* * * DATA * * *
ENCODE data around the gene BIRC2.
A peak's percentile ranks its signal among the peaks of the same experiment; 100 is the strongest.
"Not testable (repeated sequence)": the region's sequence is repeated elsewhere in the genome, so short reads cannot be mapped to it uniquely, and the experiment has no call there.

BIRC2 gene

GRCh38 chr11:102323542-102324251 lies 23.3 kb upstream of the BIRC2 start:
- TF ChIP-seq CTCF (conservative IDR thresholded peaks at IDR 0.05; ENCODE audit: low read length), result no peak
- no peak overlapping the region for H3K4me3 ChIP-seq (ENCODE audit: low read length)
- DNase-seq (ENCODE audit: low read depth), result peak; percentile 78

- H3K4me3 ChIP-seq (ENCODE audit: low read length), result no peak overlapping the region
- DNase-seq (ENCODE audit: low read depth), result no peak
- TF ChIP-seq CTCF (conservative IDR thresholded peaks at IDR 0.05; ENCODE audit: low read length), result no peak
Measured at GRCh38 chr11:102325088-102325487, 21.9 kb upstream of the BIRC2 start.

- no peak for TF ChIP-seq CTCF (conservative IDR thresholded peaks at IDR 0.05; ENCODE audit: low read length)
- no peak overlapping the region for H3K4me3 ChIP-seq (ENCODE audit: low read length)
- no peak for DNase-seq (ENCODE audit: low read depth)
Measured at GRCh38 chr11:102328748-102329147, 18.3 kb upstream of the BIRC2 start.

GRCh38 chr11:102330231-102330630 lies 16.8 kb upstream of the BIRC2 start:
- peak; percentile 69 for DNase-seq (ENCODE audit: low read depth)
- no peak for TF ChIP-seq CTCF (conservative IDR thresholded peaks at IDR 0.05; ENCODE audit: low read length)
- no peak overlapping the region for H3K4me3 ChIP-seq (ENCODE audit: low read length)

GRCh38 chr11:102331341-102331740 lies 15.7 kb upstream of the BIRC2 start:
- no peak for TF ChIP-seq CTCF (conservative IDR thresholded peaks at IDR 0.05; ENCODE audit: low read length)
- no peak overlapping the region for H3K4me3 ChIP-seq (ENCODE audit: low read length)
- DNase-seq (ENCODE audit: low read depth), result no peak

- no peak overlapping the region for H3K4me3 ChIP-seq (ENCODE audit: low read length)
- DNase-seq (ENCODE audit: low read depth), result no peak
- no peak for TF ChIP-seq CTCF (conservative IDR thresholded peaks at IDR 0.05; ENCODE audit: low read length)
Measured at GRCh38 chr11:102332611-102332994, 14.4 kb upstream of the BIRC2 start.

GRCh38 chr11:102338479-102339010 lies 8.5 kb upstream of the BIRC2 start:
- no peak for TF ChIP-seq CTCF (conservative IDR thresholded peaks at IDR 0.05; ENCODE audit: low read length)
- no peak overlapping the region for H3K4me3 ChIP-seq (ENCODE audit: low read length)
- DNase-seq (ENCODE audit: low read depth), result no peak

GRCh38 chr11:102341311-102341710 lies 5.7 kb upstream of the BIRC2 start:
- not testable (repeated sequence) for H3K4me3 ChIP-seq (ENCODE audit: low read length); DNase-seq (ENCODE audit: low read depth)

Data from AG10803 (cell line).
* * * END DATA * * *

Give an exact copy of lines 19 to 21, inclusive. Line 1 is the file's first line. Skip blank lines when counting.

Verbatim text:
- no peak for TF ChIP-seq CTCF (conservative IDR thresholded peaks at IDR 0.05; ENCODE audit: low read length)
- no peak overlapping the region for H3K4me3 ChIP-seq (ENCODE audit: low read length)

GRCh38 chr11:102331341-102331740 lies 15.7 kb upstream of the BIRC2 start: